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When Applying to College

What do you wish you could tell young people who are considering applying for college? Marc L. Harding, University of Pittsburgh If you know what you want to study in college, great… and if you don’t, please know you’re in the majority. This is the time to explore. Do you want to improve global health, …

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Setting a New Standard

The professor sits at her console and looks to the monitor at her right. There, she sees the smiling, eager faces of her students, 16 strong, for this evening’s lecture. She greets them and is greeted in return. On the monitor to the professor’s left is a SMART Board, an interactive whiteboard that she uses …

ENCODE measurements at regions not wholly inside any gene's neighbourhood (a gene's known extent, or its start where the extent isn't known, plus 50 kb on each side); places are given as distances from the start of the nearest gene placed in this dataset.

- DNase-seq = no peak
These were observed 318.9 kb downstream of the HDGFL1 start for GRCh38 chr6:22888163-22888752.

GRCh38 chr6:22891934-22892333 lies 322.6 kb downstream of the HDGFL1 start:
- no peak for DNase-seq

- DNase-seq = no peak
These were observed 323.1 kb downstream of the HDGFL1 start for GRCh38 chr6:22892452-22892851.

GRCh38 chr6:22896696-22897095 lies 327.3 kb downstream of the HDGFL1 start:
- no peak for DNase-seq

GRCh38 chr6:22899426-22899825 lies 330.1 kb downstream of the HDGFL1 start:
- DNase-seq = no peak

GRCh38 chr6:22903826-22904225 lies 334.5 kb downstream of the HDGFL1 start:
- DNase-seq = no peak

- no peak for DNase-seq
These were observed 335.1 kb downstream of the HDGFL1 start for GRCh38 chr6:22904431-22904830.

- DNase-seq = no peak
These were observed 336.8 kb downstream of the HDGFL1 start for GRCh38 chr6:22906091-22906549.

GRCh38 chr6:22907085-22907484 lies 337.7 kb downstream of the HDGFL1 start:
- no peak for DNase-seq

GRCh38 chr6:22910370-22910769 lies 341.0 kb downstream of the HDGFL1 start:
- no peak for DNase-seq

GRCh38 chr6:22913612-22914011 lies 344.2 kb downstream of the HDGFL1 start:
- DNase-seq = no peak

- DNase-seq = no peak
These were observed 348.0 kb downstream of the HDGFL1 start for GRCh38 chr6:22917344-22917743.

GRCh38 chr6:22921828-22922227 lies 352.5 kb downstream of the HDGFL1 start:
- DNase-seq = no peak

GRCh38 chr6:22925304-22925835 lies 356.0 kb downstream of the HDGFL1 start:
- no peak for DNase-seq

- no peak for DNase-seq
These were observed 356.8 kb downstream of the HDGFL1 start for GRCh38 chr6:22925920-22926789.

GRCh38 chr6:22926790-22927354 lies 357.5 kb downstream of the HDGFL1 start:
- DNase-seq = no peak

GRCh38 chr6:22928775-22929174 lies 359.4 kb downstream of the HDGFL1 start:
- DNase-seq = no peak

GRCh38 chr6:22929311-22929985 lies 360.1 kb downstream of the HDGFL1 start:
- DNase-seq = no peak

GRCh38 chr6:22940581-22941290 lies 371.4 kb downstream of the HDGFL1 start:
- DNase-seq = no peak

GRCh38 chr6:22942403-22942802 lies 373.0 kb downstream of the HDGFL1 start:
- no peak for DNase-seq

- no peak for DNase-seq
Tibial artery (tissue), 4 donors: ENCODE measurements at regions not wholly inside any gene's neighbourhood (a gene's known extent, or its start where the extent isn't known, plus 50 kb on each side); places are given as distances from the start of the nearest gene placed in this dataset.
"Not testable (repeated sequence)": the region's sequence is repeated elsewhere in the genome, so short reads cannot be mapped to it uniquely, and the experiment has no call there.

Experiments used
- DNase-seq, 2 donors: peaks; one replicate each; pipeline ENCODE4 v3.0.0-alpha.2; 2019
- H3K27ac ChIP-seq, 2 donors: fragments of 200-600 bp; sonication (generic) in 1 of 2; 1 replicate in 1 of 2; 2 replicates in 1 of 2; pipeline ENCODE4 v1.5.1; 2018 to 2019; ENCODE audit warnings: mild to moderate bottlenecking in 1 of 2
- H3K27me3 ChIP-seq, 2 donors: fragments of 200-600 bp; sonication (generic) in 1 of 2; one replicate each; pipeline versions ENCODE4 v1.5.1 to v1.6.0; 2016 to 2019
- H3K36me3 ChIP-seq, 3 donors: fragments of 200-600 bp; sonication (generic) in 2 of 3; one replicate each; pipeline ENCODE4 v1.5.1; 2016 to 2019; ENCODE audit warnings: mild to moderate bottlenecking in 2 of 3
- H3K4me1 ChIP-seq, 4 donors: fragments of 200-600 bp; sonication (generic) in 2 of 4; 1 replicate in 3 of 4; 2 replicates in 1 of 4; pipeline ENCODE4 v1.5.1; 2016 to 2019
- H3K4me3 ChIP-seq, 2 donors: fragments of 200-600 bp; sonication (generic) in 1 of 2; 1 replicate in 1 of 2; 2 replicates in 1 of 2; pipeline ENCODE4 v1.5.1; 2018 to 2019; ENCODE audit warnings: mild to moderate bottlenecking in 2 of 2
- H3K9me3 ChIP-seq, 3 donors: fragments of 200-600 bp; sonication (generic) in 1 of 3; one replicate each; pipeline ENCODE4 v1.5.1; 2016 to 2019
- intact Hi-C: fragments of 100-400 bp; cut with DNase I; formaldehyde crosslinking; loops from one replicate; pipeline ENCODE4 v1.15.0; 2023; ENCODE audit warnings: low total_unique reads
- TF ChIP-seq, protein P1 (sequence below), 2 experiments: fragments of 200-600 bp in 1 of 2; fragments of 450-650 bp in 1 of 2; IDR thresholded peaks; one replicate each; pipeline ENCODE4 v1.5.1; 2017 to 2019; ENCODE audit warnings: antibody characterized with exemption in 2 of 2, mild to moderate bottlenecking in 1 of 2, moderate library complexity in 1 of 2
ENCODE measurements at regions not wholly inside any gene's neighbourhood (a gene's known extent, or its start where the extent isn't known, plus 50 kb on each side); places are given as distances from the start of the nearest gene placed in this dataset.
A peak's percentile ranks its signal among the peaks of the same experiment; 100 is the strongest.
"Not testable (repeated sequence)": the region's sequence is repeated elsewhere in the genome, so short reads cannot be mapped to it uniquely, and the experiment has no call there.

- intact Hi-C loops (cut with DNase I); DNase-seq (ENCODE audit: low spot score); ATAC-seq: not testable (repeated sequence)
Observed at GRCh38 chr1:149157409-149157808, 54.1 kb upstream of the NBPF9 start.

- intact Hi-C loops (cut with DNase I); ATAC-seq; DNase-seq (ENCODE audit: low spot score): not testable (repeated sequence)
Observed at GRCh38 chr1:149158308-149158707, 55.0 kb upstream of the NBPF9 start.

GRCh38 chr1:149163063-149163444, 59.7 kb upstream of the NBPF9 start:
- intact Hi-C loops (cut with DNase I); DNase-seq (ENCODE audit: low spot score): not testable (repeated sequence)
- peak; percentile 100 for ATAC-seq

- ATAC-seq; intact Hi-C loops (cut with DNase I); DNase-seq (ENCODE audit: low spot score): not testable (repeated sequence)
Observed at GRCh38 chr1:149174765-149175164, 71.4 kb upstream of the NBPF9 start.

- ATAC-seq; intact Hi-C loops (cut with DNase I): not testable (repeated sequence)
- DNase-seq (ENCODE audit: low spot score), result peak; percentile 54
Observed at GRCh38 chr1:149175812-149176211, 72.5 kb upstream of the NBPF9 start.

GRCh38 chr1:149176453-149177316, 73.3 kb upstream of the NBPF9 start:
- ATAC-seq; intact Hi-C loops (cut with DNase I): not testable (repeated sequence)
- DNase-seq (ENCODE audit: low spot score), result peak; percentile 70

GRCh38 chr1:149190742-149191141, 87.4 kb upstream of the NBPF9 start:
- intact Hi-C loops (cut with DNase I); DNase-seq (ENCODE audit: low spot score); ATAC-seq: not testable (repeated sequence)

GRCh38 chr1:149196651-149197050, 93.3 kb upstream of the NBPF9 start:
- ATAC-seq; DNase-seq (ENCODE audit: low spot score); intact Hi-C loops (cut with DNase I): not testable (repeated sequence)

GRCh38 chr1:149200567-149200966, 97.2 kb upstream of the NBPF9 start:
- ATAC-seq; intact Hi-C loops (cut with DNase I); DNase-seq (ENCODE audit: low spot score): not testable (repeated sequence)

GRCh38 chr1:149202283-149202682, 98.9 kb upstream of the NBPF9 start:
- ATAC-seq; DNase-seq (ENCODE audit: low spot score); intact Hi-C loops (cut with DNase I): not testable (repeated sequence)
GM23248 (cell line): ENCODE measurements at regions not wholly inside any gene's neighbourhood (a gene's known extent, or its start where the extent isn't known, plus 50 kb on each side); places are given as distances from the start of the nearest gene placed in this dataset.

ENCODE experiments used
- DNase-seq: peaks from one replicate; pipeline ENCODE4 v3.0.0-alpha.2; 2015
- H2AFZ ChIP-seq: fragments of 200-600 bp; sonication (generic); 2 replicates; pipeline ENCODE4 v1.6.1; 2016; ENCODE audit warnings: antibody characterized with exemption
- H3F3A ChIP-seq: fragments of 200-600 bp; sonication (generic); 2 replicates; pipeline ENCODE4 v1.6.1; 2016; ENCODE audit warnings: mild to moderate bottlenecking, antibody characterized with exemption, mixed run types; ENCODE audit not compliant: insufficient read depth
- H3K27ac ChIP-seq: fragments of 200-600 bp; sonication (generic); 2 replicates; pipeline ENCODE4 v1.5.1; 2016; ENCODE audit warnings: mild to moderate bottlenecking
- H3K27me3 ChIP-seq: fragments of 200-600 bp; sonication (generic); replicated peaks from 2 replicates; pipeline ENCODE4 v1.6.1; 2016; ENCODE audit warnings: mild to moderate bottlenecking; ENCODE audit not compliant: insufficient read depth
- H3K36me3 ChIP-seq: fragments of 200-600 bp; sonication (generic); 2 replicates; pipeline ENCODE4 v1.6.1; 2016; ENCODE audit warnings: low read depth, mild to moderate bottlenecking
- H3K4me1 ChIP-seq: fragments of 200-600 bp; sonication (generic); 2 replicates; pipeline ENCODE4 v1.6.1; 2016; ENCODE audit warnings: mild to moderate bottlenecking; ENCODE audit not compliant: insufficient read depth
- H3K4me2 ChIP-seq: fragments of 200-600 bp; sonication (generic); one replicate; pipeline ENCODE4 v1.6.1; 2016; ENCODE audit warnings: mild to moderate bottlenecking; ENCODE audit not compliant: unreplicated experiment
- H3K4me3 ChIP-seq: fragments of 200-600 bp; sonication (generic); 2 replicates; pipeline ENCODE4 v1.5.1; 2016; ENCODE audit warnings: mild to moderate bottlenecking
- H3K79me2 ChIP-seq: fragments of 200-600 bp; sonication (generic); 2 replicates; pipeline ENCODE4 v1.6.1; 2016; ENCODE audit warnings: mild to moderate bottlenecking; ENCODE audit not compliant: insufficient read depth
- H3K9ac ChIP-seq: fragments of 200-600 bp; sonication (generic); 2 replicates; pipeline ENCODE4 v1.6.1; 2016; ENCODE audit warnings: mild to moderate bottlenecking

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Allan H. Meltzer, Economist, professor, author

As a kid, I moved a lot around Boston, where I was born. My mother died when I was 5, after which I lived with my grandmother. When I was 9, my father remarried and we became suburbanites, moving to Westwood, Mass. Practically no Jews lived there other than me, my dad and my sisters. …

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A new front door

Nestled comfortably at the intersection of Schenley Park and the Junction Hollow Railway, at the border of Oakland and Squirrel Hill, the campus of Carnegie Mellon University could appear as a serene grove of academia, where eminent professors and industrious students perambulate through green spaces from one building to the next. In fact, a remarkably …